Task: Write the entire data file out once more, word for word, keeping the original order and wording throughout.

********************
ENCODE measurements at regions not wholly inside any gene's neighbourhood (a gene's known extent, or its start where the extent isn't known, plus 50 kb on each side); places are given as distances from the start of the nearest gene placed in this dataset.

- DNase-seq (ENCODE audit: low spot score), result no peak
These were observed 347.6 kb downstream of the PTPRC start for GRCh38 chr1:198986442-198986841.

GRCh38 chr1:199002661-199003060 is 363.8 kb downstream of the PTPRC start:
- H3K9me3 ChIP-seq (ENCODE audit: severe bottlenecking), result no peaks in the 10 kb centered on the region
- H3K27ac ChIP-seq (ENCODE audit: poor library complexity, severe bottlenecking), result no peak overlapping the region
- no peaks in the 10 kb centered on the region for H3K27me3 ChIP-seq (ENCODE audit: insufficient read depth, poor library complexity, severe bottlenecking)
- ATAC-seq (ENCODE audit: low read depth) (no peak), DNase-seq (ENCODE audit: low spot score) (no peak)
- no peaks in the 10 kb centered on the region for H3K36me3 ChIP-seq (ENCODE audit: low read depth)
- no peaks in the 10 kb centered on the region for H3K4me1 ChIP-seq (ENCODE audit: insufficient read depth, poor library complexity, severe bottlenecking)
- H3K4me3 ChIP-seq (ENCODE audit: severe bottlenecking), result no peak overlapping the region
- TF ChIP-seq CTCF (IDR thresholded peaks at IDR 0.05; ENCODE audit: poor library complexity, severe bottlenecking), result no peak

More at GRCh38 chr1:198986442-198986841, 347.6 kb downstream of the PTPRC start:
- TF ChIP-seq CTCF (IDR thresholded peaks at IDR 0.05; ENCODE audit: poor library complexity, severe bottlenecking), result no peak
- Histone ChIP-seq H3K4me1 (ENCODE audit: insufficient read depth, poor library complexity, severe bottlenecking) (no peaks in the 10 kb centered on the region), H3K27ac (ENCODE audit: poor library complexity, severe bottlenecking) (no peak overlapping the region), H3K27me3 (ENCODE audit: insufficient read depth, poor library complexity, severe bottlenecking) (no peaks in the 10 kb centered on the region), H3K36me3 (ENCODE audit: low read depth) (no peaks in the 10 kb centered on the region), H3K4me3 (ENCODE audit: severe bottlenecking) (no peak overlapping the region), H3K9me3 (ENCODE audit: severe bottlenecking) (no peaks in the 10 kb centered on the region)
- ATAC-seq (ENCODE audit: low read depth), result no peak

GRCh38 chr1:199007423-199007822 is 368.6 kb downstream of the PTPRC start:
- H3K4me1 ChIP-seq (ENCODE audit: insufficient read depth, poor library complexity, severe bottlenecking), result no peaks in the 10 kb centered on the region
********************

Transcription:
ENCODE measurements at regions not wholly inside any gene's neighbourhood (a gene's known extent, or its start where the extent isn't known, plus 50 kb on each side); places are given as distances from the start of the nearest gene placed in this dataset.

- DNase-seq (ENCODE audit: low spot score), result no peak
These were observed 347.6 kb downstream of the PTPRC start for GRCh38 chr1:198986442-198986841.

GRCh38 chr1:199002661-199003060 is 363.8 kb downstream of the PTPRC start:
- H3K9me3 ChIP-seq (ENCODE audit: severe bottlenecking), result no peaks in the 10 kb centered on the region
- H3K27ac ChIP-seq (ENCODE audit: poor library complexity, severe bottlenecking), result no peak overlapping the region
- no peaks in the 10 kb centered on the region for H3K27me3 ChIP-seq (ENCODE audit: insufficient read depth, poor library complexity, severe bottlenecking)
- ATAC-seq (ENCODE audit: low read depth) (no peak), DNase-seq (ENCODE audit: low spot score) (no peak)
- no peaks in the 10 kb centered on the region for H3K36me3 ChIP-seq (ENCODE audit: low read depth)
- no peaks in the 10 kb centered on the region for H3K4me1 ChIP-seq (ENCODE audit: insufficient read depth, poor library complexity, severe bottlenecking)
- H3K4me3 ChIP-seq (ENCODE audit: severe bottlenecking), result no peak overlapping the region
- TF ChIP-seq CTCF (IDR thresholded peaks at IDR 0.05; ENCODE audit: poor library complexity, severe bottlenecking), result no peak

More at GRCh38 chr1:198986442-198986841, 347.6 kb downstream of the PTPRC start:
- TF ChIP-seq CTCF (IDR thresholded peaks at IDR 0.05; ENCODE audit: poor library complexity, severe bottlenecking), result no peak
- Histone ChIP-seq H3K4me1 (ENCODE audit: insufficient read depth, poor library complexity, severe bottlenecking) (no peaks in the 10 kb centered on the region), H3K27ac (ENCODE audit: poor library complexity, severe bottlenecking) (no peak overlapping the region), H3K27me3 (ENCODE audit: insufficient read depth, poor library complexity, severe bottlenecking) (no peaks in the 10 kb centered on the region), H3K36me3 (ENCODE audit: low read depth) (no peaks in the 10 kb centered on the region), H3K4me3 (ENCODE audit: severe bottlenecking) (no peak overlapping the region), H3K9me3 (ENCODE audit: severe bottlenecking) (no peaks in the 10 kb centered on the region)
- ATAC-seq (ENCODE audit: low read depth), result no peak

GRCh38 chr1:199007423-199007822 is 368.6 kb downstream of the PTPRC start:
- H3K4me1 ChIP-seq (ENCODE audit: insufficient read depth, poor library complexity, severe bottlenecking), result no peaks in the 10 kb centered on the region